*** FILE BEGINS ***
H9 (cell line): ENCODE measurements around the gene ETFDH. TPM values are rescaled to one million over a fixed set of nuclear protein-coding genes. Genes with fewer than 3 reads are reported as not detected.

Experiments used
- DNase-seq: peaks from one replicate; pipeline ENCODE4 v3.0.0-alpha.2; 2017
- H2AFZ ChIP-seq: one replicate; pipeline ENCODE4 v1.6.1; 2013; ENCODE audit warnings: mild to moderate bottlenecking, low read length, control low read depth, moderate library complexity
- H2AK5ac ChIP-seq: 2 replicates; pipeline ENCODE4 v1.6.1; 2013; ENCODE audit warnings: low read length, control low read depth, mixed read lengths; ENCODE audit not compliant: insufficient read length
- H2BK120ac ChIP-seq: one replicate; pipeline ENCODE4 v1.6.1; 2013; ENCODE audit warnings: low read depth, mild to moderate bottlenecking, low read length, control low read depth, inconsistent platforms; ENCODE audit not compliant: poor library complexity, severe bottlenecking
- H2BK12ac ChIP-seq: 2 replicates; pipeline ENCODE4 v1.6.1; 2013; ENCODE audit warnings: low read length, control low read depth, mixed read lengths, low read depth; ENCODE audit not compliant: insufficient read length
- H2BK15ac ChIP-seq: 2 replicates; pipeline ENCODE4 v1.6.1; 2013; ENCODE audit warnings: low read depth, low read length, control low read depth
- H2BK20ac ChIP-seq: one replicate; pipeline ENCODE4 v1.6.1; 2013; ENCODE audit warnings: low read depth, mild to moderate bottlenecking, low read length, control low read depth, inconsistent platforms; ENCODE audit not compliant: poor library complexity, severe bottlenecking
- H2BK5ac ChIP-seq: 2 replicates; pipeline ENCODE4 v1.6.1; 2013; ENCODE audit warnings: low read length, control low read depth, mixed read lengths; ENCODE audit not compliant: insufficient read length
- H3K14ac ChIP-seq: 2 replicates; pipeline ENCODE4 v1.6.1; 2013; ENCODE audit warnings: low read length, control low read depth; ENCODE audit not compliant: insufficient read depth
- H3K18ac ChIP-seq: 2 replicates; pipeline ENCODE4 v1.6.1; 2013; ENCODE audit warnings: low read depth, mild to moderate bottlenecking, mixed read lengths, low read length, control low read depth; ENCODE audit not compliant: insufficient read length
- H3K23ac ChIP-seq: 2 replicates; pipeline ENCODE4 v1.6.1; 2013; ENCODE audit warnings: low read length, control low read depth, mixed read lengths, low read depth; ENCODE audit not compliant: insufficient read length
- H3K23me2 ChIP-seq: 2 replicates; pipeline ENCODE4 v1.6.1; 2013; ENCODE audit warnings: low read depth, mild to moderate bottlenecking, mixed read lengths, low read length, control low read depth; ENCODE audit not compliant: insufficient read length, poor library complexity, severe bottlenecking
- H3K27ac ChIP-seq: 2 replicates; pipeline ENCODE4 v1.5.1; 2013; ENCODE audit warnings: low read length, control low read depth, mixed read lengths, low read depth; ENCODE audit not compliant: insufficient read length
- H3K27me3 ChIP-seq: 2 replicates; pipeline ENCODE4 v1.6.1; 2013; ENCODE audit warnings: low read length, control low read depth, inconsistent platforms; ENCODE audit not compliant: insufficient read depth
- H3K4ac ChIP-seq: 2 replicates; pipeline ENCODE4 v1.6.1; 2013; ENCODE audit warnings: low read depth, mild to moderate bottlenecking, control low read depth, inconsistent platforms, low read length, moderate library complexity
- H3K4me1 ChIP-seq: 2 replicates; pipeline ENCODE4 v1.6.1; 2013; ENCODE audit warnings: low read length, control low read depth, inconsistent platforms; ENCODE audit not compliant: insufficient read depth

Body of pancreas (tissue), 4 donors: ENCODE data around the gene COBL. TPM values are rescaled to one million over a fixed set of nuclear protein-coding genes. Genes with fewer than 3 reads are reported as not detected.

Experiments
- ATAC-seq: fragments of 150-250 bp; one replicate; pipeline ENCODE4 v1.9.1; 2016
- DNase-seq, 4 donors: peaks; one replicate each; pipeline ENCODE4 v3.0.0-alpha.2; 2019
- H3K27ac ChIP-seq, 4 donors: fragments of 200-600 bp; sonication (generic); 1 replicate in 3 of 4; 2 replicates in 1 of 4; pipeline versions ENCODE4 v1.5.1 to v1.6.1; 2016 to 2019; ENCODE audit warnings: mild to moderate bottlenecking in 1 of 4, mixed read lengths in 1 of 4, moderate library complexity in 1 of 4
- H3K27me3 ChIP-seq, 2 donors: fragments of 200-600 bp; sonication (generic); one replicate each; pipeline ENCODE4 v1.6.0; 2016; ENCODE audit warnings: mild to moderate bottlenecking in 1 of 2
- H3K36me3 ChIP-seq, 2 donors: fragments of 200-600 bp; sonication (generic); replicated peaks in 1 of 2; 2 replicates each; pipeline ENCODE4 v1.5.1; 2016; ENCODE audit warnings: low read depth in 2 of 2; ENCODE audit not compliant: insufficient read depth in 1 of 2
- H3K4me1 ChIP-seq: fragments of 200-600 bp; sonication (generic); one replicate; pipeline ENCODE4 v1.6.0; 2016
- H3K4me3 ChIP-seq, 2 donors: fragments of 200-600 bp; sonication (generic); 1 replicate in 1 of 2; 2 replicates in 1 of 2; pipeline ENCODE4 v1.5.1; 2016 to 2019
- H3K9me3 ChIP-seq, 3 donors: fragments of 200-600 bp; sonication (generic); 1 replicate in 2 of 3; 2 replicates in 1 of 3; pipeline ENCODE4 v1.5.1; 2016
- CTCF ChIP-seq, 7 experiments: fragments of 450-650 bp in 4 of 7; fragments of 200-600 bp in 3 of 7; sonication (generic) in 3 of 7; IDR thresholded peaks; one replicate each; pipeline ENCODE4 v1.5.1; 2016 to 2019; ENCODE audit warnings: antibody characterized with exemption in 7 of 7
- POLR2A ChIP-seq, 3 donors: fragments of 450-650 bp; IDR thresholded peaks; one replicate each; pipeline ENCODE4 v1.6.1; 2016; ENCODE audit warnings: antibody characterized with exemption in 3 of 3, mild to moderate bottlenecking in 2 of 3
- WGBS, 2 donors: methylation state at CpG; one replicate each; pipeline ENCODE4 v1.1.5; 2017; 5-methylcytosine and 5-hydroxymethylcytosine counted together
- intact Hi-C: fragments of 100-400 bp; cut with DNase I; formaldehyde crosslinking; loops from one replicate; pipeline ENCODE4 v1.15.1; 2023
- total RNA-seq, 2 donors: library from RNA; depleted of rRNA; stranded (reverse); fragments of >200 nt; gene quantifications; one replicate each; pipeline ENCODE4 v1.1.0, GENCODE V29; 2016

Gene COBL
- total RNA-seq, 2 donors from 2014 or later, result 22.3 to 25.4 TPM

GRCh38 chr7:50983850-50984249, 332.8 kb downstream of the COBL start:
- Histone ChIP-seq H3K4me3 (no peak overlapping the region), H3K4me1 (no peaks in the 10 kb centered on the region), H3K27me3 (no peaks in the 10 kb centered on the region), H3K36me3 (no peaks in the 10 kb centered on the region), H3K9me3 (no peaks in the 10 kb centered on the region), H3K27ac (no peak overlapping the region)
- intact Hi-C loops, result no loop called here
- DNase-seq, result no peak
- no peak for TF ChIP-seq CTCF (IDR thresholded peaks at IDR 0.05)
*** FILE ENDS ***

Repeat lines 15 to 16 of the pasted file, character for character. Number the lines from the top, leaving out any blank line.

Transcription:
- H3K27ac ChIP-seq: 2 replicates; pipeline ENCODE4 v1.5.1; 2013; ENCODE audit warnings: low read length, control low read depth, mixed read lengths, low read depth; ENCODE audit not compliant: insufficient read length
- H3K27me3 ChIP-seq: 2 replicates; pipeline ENCODE4 v1.6.1; 2013; ENCODE audit warnings: low read length, control low read depth, inconsistent platforms; ENCODE audit not compliant: insufficient read depth